In July and August of 2014, the Tunisian island of Djerba, known as the “Island of Dreams,” was literally a dream come true for 150 street artists from 30 different countries. An invitation to make a canvas out of the walls of a quaint Tunisian village might sound strange, but these artists were not about to pass on one of the most prominent moments in street art history.
The event followed in the wake of the 2011 Tunisian Revolution against the authoritarian rule of then president Zine El Abidine Ben Ali. Among the many activists involved in the movement were artists, whose freedom of expression were strictly censored under the regime’s rule. With the first democratic election post-revolution, 2014 saw a rise in artistic expression in even the most public of places. Here are some of the street artists who tell this tale on the city walls.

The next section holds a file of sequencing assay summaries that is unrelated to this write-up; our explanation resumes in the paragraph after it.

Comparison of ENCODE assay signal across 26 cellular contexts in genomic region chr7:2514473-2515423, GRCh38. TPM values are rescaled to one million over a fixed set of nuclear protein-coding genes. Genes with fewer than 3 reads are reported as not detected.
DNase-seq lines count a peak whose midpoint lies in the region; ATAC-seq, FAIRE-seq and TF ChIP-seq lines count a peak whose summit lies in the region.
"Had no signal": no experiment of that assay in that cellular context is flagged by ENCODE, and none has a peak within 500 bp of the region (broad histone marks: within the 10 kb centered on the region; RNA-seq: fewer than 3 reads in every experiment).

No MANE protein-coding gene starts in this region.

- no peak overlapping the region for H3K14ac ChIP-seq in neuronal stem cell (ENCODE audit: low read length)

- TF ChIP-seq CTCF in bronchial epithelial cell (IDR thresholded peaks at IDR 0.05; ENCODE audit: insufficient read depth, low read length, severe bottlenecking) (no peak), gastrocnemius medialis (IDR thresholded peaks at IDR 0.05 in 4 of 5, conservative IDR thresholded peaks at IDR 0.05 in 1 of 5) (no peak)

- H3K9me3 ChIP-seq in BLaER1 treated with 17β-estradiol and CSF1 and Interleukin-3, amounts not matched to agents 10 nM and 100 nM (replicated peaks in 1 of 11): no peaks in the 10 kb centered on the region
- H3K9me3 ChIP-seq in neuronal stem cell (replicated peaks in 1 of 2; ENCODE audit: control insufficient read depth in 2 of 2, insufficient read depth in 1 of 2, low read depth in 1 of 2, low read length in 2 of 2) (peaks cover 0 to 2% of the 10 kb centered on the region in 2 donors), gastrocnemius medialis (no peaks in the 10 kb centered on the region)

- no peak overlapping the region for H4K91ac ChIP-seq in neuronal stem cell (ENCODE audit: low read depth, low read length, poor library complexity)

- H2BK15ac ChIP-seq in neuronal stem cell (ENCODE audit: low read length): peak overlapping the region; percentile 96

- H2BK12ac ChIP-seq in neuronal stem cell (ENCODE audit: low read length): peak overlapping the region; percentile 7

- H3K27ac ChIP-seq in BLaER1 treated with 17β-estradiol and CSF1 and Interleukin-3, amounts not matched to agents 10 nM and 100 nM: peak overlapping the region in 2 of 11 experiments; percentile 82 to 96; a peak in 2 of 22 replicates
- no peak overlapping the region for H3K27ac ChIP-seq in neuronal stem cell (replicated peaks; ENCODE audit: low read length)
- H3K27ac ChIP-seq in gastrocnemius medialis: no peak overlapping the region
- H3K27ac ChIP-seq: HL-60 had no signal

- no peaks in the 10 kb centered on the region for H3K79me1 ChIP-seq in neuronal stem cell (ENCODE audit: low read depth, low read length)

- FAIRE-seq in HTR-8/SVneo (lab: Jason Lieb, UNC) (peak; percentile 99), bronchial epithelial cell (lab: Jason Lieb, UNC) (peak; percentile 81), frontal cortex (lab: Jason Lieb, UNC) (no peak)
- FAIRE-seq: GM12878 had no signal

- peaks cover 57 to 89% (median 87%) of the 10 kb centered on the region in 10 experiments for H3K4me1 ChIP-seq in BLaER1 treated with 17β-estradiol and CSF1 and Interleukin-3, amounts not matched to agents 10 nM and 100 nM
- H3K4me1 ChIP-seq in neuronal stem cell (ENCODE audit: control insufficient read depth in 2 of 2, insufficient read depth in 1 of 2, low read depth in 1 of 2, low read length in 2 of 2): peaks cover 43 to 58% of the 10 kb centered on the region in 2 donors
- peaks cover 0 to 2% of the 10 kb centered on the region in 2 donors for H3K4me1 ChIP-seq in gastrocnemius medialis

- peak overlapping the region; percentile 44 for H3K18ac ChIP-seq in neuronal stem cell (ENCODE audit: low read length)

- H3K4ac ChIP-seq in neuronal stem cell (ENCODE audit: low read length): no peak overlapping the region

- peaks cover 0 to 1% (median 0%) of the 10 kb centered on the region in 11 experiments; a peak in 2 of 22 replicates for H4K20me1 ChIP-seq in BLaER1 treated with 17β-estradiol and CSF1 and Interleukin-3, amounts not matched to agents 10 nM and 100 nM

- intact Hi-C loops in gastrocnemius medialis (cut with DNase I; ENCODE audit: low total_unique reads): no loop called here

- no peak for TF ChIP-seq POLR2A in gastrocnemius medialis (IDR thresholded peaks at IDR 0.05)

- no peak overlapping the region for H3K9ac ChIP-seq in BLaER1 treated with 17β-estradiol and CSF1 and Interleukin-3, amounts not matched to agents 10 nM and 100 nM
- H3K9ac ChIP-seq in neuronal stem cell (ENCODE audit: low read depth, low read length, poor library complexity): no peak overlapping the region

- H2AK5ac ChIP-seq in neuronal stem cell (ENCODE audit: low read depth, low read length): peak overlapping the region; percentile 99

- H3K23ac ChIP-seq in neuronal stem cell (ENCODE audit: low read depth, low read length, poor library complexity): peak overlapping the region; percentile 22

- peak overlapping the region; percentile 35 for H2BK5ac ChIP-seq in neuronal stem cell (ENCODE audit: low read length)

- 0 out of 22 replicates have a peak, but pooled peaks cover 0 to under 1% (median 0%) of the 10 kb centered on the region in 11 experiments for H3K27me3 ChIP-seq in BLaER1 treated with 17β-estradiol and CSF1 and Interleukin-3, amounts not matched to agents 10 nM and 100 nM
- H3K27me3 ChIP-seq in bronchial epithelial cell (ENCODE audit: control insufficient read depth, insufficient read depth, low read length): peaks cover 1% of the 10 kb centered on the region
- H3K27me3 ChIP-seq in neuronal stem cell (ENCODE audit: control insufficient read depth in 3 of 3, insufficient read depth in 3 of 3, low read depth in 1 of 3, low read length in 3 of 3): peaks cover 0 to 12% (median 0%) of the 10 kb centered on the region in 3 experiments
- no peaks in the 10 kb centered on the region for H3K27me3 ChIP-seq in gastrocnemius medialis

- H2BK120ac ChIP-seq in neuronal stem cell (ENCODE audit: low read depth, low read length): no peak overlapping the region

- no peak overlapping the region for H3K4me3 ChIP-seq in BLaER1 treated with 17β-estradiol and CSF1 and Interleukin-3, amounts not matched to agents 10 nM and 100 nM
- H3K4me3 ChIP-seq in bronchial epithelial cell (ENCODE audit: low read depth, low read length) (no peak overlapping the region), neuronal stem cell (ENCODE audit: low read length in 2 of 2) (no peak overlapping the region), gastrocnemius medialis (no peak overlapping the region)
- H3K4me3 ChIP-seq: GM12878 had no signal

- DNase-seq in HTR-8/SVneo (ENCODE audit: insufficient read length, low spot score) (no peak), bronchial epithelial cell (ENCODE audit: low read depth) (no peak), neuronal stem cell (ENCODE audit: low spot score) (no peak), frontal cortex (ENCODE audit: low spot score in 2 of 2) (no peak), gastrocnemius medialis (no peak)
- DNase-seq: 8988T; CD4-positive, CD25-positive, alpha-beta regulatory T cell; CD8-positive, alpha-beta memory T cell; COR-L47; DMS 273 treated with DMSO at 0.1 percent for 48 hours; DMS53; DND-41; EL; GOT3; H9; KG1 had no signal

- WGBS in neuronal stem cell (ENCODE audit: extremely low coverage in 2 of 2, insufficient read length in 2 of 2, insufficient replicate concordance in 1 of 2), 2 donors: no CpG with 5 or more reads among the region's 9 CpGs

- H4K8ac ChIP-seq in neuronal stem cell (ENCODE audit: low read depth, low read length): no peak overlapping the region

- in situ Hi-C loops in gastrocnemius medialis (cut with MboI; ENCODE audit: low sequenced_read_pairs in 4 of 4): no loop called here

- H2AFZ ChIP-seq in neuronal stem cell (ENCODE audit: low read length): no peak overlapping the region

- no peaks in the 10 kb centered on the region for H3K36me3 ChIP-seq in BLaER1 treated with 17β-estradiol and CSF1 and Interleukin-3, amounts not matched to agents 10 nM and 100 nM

1. Uniting through acceptance: eL Seed
2. Finding inspiration in struggle: Vajo
3. Creating a melting pot: Saner
Saner’s contribution to the Djerba’s street art was a blend of his own Mexican heritage, patterns, and colors with local, traditional imagery. The result is a statement of cross-cultural collaboration and love.
4. Promoting freedom of speech: Roa
Roa often painted large scale and unique portrayal of animals, usually reflective of a particular location's flora and fauna. However, he also twists these, and makes them dark or disturbing, here acting as a critique of society and censorship.
5. Creating beauty: Wisetwo
Wisetwo’s work aims at displaying cultural symbols as an aid towards personal growth, relaying the message of the complexities of humanity, and offering the solution of spiritual release.
The artists who took over Djerba were committed to making a statement, while also respecting the local culture, beliefs and values. Their graffiti and murals are a perfect example of using a place as your canvas.